December 20, 2004 -- The National Institutes of Health (NIH) announced today that research investigators suspended, until further notice, the use of two drugs, naproxen (220 mg twice a day) and celecoxib (200 mg twice a day), in a large, three-arm, national Alzheimer’s disease prevention trial sponsored by the National Institute on Aging (NIA), a part of the NIH. The trial, called the Alzheimer’s Disease Anti-Inflammatory Prevention Trial (or ADAPT) was designed to assess the potential benefit of long-term use of non-steroidal anti-inflammatory drugs (NSAIDs) — naproxen (Aleve™) and the COX-2 inhibitor celecoxib (Celebrex™ ) in decreasing the risk of developing Alzheimer’s Disease in people 70 years of age or older who were considered to be at increased risk because of family history, but did not have symptoms of the disease.
Approximately 2400 volunteer participants were randomly assigned to receive naproxen, celecoxib, or placebo for periods of time up to three years. Although no significant increase in risk for celecoxib was found in this trial, the use of these drugs in the study was suspended in part because of findings reported last week from a National Cancer Institute (NCI) trial to test the effectiveness of celecoxib in preventing colon cancer. In addition, however, data from the ADAPT trial indicated an apparent increase in cardiovascular and cerebrovascular events among the participants taking naproxen when compared with those on placebo.
“This step is being taken as a precautionary measure to ensure the safety of the study’s participants,” said NIH Director, Elias A. Zerhouni, M.D. “The investigators made their decision based on the risk/benefit analysis specific to this trial,” added Dr. Zerhouni.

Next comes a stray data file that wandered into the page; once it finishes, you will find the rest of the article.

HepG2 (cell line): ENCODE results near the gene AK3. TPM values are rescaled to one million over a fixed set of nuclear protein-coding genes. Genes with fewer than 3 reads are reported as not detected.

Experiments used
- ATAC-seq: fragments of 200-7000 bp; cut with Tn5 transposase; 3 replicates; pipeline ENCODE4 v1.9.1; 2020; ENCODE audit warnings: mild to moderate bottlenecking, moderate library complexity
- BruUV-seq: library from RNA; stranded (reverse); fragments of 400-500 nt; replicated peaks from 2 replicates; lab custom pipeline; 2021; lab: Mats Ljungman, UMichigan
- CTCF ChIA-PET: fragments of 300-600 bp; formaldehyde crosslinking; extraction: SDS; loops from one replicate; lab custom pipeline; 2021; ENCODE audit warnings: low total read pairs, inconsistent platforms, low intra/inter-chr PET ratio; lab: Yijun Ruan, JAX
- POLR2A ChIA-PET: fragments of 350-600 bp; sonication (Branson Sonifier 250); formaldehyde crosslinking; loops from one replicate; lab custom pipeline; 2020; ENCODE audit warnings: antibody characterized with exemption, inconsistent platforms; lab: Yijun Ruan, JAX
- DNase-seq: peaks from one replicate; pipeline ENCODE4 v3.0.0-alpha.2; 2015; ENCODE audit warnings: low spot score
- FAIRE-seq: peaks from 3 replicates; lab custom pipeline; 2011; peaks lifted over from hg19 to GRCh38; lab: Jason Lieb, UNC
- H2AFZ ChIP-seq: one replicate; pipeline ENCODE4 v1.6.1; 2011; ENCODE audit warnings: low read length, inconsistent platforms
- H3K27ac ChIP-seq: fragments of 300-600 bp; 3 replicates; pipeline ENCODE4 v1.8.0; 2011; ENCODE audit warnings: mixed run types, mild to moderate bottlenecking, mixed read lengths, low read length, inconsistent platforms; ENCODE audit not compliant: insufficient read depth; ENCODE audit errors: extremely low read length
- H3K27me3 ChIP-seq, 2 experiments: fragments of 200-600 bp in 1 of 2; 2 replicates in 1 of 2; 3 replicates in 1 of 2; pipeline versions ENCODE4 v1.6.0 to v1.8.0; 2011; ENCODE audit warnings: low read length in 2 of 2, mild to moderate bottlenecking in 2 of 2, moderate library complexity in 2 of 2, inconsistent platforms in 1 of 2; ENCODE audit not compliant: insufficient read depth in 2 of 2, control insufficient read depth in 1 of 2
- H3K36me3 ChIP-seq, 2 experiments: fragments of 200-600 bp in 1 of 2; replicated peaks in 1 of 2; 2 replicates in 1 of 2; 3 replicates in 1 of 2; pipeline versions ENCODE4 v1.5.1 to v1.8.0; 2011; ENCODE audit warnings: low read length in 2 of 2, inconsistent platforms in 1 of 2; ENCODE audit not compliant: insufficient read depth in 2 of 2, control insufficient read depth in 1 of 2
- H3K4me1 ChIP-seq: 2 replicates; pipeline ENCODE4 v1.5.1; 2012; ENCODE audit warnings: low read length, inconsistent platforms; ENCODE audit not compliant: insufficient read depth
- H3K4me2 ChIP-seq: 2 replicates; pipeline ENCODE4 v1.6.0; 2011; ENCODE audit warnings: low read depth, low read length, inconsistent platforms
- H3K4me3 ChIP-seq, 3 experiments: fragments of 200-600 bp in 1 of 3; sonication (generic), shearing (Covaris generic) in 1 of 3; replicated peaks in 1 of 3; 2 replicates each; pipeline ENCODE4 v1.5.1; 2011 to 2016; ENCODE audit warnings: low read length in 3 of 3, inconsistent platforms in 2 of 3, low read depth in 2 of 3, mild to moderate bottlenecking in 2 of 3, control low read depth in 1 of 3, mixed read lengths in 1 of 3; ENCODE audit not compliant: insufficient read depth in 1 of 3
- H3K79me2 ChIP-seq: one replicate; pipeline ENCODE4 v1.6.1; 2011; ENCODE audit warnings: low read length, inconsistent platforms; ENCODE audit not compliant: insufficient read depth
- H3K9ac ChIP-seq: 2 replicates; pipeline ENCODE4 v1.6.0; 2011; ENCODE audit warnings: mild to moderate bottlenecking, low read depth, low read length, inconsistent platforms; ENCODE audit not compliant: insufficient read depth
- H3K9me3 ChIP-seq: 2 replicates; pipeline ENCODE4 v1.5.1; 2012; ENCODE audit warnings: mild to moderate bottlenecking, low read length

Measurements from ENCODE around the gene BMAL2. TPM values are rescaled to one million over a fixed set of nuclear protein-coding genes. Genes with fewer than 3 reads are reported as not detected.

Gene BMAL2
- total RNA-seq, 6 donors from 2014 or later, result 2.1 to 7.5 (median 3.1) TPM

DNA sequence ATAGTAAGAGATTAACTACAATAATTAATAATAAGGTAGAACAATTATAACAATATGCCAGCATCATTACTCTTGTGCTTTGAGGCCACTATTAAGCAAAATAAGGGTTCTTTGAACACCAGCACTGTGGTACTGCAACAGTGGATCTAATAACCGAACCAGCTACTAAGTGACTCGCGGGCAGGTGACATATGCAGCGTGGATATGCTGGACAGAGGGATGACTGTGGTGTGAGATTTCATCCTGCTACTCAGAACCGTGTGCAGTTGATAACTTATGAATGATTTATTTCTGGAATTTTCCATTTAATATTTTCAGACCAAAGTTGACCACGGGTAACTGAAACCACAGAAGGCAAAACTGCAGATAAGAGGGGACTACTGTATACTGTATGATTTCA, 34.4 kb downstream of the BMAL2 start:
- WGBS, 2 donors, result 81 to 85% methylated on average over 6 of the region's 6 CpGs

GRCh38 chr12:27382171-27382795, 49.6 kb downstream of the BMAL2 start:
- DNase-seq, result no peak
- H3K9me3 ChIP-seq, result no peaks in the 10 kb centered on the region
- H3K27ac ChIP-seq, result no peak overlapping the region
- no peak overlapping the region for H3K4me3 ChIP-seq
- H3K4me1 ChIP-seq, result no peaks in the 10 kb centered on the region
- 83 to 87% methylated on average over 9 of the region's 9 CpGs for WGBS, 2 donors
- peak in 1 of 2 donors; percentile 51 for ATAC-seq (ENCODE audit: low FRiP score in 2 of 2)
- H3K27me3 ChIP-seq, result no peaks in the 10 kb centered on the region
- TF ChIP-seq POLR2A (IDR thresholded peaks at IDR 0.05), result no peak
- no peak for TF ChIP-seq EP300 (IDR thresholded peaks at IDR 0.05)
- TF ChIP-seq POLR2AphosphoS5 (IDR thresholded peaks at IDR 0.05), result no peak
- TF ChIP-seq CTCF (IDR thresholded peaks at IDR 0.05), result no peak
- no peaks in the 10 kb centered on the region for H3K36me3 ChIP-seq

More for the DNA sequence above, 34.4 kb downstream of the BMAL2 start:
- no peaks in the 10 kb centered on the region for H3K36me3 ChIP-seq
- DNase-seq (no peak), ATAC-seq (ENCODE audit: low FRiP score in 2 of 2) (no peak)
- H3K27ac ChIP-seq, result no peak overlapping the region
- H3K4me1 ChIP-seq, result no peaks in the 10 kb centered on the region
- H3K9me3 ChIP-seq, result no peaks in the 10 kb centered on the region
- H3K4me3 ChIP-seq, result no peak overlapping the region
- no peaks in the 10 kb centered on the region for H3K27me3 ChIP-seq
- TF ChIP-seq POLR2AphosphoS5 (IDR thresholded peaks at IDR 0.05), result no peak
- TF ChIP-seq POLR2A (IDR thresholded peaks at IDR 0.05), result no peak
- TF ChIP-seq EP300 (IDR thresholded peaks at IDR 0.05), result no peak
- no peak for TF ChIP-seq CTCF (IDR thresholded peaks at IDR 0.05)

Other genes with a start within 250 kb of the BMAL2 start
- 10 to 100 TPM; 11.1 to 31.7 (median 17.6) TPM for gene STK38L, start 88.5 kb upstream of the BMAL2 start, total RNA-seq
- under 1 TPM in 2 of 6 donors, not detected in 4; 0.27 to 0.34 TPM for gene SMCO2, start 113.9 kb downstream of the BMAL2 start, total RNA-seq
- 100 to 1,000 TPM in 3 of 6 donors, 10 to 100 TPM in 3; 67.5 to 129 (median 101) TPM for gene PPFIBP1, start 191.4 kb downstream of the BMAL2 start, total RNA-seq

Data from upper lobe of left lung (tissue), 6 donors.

The ADAPT trial began in 2001 and was conducted at six sites across the U.S. — Tampa, FL; Rochester, NY; Baltimore, MD; Sun City, AZ; Seattle, WA; and, Boston, MA. The principal investigator for the study is John Breitner, M.D., of the Veterans Affairs Medical Center Puget Sound and the University of Washington.
Investigators and NIH scientists will continue to review this and other NSAIDs studies sponsored by NIH in the light of these findings. It should be pointed that the cancer prevention trials and the ADAPT study are among the first long-term, clinical trials to test these classes of drugs. These studies are examining these compounds for uses very different from the uses for which these medications are currently approved. NIH and FDA will work together to provide the public with information they need to make informed health decisions.
Information for the public and health professionals will be posted at http://www.nih.gov as soon as additional data become available.
The NIH comprises the Office of the Director and 27 Institutes and Centers. The Office of the Director is the central office at NIH, and is responsible for setting policy for NIH and for planning, managing, and coordinating the programs and activities of all the NIH components. The NIH, the Nation's medical research agency, is a component of the U.S. Department of Health and Human Services.
The NIA is one of 27 Institutes and Centers at the NIH. It leads the Federal Government effort conducting and supporting research on the biomedical and social and behavioral aspects of aging and the problems of older people. For more information on aging-related research and the NIA, please visit the NIA website at http://www.nia.nih.gov. The public may also call for publications describing these efforts and offering health information for older people and their families at 1-800-222-2225, the toll free number for the National Institute on Aging Information Center.
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